Oh FFS, Adobe (two days have gone since birthday, so resuming grump duties once more).
It looks as though any material that you upload through Adobe’s Creative Cloud service (i.e. the cloud part) is scanned for signs of IP infringement and will refuse to allow you to share content if it finds copyrighted material.
That’s just absolute bullshit. A decision, as a professional VFX post-production sysadmin, I find both ludicrous and bordering on near insanity on the part of Adobe.
If you’re a professional post-production outfit and want to use Adobe’s service to share material you’ve been working on with somebody else in the same team or even the client – that material is going to contain copyrighted material (if not your own, but licensed material – temporary soundtracks, etc.)
Adobe have not made any mention of the technology behind the system that they’re going to be using to identify infringing material, nor have they attempted to explain how it will work, how one appeals if it detects an infringement, or anything. Which is bloody stupid. As a professional, I’d be highly insulted by Adobe’s behaviour.
Of course, if it’s something a little more innocent in that their cloud service looks in for digital watermarks created by their own software (something like Digimarc) and stipulates that the content cannot be shared (although why somebody would do this at such a point in time I just don’t know – unless they’re expecting employees to pilfer material and leak it to the internet..) – then fine. But to assume everything uploaded to the Creative Cloud may be infringing on somebody’s copyright would be awful.
With that out the way, you’re not really paying Adobe for the cloud part of the service, are you? Let’s face it. You’re paying Adobe to rent all the CS6 apps. The 20Gb cloud service seems like a mere afterthought. Who will use it? I can’t figure many of my former colleagues in the VFX and media world would consider using this service to share and collaborate. And it’s so basic! Two weeks after launch there isn’t even a desktop file synchronisation client yet. I also find the UI a bit strange. Dropbox and Google Drive it ain’t (two services a lot of people are going to be very familiar with – yes, I did say Google Drive!).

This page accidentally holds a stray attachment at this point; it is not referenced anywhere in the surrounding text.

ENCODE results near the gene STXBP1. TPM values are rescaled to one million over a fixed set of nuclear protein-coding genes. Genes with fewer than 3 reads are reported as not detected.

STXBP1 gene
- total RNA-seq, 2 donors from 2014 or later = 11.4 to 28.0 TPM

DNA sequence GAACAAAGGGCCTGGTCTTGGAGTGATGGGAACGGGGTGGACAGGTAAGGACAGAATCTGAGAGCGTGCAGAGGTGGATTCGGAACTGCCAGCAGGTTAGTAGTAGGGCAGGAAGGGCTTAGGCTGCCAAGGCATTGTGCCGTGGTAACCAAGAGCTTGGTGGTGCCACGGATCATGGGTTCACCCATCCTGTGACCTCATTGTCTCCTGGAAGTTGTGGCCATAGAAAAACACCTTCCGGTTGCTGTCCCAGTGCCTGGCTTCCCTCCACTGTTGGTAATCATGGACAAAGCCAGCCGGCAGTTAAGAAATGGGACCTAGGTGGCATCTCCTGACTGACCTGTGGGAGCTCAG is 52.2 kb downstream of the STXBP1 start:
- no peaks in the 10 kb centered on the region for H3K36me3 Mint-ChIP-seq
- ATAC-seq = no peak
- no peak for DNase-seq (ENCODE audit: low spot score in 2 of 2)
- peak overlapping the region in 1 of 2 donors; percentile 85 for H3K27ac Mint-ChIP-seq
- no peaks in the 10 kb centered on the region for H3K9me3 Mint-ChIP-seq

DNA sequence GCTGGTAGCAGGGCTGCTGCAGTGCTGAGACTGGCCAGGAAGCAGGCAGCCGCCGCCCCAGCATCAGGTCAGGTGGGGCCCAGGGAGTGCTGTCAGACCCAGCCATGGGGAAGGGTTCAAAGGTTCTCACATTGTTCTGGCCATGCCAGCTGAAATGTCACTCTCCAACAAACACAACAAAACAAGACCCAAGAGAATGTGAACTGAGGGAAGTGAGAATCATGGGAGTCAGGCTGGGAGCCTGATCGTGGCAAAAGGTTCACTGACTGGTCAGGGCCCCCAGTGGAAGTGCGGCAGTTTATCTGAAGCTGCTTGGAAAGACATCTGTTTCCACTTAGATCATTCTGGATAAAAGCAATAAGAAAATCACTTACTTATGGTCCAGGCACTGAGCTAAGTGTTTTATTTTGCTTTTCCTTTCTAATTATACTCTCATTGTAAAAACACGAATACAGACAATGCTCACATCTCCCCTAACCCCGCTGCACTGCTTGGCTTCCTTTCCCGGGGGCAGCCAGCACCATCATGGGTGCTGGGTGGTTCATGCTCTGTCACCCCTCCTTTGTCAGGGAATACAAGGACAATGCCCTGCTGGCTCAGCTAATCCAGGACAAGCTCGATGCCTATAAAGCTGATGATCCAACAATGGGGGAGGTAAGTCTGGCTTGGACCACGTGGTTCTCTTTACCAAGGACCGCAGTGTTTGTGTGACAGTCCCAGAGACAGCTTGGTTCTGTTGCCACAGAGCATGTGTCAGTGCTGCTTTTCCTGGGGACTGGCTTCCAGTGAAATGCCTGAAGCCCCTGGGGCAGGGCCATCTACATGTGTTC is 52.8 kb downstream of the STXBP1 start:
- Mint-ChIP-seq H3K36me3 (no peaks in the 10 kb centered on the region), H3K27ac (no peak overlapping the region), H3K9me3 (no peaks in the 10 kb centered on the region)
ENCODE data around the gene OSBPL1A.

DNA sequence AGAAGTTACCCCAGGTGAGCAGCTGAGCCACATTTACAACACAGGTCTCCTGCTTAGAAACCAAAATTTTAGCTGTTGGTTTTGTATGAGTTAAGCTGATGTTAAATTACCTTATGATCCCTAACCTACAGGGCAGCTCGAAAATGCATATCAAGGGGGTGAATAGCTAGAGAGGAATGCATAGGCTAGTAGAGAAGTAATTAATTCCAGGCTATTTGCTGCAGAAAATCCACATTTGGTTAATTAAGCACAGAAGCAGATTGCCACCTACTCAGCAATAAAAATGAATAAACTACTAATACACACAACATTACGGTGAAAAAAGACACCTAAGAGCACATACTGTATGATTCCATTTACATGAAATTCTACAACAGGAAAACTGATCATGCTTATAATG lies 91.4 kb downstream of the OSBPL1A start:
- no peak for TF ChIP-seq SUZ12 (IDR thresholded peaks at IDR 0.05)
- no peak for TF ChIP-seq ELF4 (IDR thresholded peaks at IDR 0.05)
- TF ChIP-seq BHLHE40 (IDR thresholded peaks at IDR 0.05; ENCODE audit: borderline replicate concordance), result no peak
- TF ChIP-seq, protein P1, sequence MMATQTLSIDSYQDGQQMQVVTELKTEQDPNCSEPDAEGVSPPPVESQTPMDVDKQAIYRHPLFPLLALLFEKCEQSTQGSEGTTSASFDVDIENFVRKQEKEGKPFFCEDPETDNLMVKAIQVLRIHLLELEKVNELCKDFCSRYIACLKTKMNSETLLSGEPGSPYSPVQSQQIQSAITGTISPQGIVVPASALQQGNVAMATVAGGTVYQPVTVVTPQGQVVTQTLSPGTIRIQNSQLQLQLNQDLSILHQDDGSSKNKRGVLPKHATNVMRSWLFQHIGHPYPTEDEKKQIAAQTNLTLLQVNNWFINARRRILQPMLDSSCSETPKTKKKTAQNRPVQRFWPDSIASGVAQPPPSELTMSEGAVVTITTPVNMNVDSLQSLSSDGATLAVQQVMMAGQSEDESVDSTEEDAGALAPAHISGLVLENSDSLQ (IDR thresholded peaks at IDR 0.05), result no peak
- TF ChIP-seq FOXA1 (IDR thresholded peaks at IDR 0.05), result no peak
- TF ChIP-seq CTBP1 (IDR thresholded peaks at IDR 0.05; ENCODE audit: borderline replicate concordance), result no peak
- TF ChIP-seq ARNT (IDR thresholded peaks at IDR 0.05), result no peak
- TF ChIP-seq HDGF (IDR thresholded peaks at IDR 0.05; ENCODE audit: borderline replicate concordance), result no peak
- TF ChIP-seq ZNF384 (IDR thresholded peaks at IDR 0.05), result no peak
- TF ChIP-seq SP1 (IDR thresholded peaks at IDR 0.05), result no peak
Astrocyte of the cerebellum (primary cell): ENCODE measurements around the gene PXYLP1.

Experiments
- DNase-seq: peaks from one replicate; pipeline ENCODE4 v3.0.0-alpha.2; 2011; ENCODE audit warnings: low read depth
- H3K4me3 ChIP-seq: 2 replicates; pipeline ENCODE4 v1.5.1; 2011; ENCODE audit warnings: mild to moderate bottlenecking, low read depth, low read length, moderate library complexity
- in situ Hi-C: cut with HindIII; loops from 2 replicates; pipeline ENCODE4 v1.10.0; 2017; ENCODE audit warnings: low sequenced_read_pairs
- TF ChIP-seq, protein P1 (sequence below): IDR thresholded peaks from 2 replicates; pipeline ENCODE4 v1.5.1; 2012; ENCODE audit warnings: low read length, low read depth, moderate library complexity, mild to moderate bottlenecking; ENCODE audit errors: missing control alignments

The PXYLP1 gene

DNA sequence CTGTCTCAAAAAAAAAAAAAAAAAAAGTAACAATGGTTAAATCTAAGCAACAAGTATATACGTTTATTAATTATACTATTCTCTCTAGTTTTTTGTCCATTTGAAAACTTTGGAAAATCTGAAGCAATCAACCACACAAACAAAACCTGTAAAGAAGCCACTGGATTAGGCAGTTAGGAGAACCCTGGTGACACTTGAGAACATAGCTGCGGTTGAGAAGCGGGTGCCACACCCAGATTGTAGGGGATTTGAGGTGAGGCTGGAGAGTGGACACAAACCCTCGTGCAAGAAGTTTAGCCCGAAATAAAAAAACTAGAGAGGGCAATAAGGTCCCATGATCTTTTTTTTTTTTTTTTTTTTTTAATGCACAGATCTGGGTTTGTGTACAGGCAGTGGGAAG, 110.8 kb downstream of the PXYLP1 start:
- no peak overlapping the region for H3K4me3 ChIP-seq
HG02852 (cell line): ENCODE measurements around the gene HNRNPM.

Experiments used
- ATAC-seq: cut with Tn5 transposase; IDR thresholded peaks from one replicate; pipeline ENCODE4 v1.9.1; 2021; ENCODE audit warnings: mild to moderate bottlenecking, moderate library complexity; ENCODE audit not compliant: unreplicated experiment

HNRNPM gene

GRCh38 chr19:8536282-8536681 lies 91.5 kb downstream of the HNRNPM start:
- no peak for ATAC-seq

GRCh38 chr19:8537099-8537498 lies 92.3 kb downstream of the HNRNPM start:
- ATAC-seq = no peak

Also many post-production and VFX companies have their own collaborative/sharing/dailies/previewing/asset management systems that provide a mechanism for sharing material safely and securely (and without fear of having a server accuse them of infringing on somebody’s intellectual property).
There are far, far better cloud services (of which I work for a company that specialises in such services – both computational and storage) and third party applications that will work with these services to provide identical – if not better – functionality that Adobe proposes with Creative Cloud. And all without some form of Content ID or assumption that people are going to break the law by uploading material they do not have rights to share.
Oh, I can appreciate that Google implement Content ID on YouTube. But that’s a free service, available for both professionals, prosumers and consumers alike and trying to police 72 hours of video being uploaded every minute is somewhat difficult without some help from a system such as that. But Adobe Creative Cloud is aimed at the prosumer/professional market (and not tweenagers who may not yet have full understanding of copyright) and I’d fully would have expected that Adobe might have had a bit more faith in their customers than to go ahead and deploy a similar system for Creative Cloud.
But let us allow the courts decide what is and what isn’t infringement. Don’t let technological mechanisms which are far from perfect, or random lawyers tell or demand what’s right and what isn’t (with the exception of what I’ve stated above – otherwise Google would need to employ a lot more people to man the abuse department). We have courts for this very purpose and expensive as it may be, that’s the way to go. IP law is unnecessary huge and complex, and trying to let machines deal with it is just asking for trouble.